This semester, I’ve thankfully found much better housing (and two amazing new roommates) and we are planning on getting a cat the second week of October. We’ve had to have a lot of discussions about the cost and logistics of adopting a pet, and what we need in the apartment so that a cat would have a happy home. Stress has been a huge factor in each of our day-to-day lives, though, and we’re so excited to have a new friend who will hopefully give us lots of cuddles and love to help ease some of that stress. COVID-19 has brought a myriad of heartbreaks, challenges, and stressors, but that one silver line is that this moment is perfect for busy graduate students who have been on the fence about adoption will finally have the time at home needed to give their new pet the love and attention it deserves.
Chelsi: As I write this, my cat, John Cena, is meowing incessantly at the office door. If I were to let him in, he would first rub himself on all of my books, jump onto my desk, and then proceed to bite at me and my computer. If I go to the living room, he will lead me to his full food bowl, rub on my leg, and then try to bite my hand. Elsa is a much sweeter cat and only meows at me when she’s feeling particularly lonely. They spend their day laying in bed together until they realize that they’re too close and start fighting. Then I’ll have to go break it up and assure them that they can both share a queen bed.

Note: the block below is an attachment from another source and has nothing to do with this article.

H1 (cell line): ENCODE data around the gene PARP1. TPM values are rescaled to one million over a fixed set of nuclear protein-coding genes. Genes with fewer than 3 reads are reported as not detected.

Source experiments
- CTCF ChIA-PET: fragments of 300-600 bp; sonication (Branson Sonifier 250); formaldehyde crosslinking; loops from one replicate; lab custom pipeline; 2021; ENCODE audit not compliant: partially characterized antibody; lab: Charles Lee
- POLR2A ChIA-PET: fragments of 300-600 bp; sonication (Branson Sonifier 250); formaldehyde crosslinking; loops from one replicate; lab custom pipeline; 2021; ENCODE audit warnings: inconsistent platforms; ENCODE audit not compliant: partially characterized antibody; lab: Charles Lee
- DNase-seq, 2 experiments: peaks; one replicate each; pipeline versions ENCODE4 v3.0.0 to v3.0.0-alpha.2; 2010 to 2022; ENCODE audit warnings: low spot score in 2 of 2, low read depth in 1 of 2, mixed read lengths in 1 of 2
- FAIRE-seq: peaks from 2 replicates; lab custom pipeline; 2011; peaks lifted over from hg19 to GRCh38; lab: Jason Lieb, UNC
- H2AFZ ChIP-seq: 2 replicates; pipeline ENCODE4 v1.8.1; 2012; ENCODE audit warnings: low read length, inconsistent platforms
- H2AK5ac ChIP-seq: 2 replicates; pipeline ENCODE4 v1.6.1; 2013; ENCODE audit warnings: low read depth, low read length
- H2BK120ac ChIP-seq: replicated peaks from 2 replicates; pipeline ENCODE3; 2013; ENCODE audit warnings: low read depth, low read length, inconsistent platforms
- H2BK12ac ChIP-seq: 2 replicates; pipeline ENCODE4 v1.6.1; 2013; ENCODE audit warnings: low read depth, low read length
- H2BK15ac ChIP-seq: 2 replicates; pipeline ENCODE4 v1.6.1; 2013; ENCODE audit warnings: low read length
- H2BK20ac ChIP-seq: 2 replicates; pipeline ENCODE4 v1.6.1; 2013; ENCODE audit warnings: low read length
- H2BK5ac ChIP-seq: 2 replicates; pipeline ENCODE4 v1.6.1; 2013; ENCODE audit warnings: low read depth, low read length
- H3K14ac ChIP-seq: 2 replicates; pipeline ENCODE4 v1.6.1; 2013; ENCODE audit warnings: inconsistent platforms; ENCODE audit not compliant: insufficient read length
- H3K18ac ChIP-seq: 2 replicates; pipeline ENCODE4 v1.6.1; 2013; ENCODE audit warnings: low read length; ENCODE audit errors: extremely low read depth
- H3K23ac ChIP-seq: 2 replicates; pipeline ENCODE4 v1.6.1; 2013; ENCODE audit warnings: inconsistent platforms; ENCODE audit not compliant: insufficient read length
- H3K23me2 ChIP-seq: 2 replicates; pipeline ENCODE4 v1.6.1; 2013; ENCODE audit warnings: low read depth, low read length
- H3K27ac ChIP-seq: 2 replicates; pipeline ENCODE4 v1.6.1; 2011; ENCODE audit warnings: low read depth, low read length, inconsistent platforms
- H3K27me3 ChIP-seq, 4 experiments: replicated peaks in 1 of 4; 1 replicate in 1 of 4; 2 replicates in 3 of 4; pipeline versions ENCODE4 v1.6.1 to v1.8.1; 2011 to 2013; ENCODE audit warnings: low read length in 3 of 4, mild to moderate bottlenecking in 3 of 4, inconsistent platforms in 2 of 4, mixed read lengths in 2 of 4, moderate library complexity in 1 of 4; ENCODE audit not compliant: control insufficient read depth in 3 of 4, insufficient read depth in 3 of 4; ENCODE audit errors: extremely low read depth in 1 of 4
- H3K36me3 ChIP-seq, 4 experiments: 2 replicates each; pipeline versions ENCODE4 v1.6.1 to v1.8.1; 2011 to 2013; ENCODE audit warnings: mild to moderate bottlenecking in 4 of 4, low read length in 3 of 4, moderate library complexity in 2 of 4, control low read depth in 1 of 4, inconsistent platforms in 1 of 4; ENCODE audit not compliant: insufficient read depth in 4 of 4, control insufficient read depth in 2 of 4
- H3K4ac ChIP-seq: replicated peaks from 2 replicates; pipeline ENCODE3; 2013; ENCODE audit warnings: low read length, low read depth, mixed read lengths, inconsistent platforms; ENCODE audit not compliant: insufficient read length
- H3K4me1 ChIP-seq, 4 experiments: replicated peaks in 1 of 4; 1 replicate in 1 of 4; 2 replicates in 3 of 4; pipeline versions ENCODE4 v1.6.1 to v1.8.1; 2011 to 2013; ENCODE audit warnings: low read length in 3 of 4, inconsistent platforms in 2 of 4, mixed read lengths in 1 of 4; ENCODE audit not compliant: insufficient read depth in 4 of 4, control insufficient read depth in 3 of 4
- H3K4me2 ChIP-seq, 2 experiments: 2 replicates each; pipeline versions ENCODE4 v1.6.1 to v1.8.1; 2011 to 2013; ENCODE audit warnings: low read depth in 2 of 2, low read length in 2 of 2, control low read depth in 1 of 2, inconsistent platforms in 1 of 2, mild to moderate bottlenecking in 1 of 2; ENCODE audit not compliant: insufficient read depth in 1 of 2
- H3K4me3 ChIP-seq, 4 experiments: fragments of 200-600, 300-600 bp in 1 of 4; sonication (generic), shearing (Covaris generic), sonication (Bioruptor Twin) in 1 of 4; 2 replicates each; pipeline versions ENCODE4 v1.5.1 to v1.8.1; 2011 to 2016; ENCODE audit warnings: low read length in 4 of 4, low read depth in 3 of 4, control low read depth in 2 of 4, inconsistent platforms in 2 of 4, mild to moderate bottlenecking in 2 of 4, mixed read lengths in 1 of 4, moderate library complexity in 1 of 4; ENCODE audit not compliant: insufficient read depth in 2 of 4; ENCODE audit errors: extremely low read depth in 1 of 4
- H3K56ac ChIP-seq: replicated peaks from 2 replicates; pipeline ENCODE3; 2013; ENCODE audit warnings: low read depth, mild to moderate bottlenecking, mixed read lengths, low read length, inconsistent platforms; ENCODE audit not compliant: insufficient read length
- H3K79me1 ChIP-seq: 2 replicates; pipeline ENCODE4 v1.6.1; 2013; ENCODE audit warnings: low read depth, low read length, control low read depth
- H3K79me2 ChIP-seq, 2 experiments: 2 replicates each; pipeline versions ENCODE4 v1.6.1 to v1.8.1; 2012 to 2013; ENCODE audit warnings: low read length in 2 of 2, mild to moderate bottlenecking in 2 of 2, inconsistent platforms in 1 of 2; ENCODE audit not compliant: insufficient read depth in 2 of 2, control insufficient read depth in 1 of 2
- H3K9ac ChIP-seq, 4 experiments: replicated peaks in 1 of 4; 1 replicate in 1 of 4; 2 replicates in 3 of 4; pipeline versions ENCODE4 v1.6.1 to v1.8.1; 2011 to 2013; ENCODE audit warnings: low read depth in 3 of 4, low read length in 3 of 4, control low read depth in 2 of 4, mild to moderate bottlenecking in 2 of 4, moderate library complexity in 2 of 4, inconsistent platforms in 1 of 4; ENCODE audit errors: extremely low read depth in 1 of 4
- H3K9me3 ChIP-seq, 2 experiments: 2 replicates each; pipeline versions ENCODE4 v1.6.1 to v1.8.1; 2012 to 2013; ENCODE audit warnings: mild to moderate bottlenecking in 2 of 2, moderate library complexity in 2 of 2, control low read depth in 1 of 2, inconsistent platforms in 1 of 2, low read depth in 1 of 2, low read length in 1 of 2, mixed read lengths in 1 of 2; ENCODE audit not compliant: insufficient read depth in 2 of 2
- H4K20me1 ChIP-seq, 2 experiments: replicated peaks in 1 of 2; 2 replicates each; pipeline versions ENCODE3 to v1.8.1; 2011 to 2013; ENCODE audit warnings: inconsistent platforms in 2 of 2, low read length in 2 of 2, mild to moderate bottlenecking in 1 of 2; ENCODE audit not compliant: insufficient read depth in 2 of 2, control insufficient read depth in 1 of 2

Cats are a handful. I’ve had both of them since my undergrad and they haven’t gotten particularly easier. Since grad school, I have moved three times with them, and each time they scream in the car the entire ride and I have to give apartments hundreds of extra dollars for pet rent. In grad school, I have sometimes felt that I haven’t been able to give them enough attention, especially in the pre-Covid world, where I would be out of the house from morning to night at least five days a week, and often more. Automatic feeders provide their food and they have toys spread all across the floor, but they still want real human contact. In John’s constant meowing at the door, he is telling me that I need a break. My cats give me a reason to come back home and perhaps take a day (or just a morning) off, particularly when Elsa lays on top of me and refuses to move. They take time and dedication and money, but my cats have continued to remind me that my life is more than just school.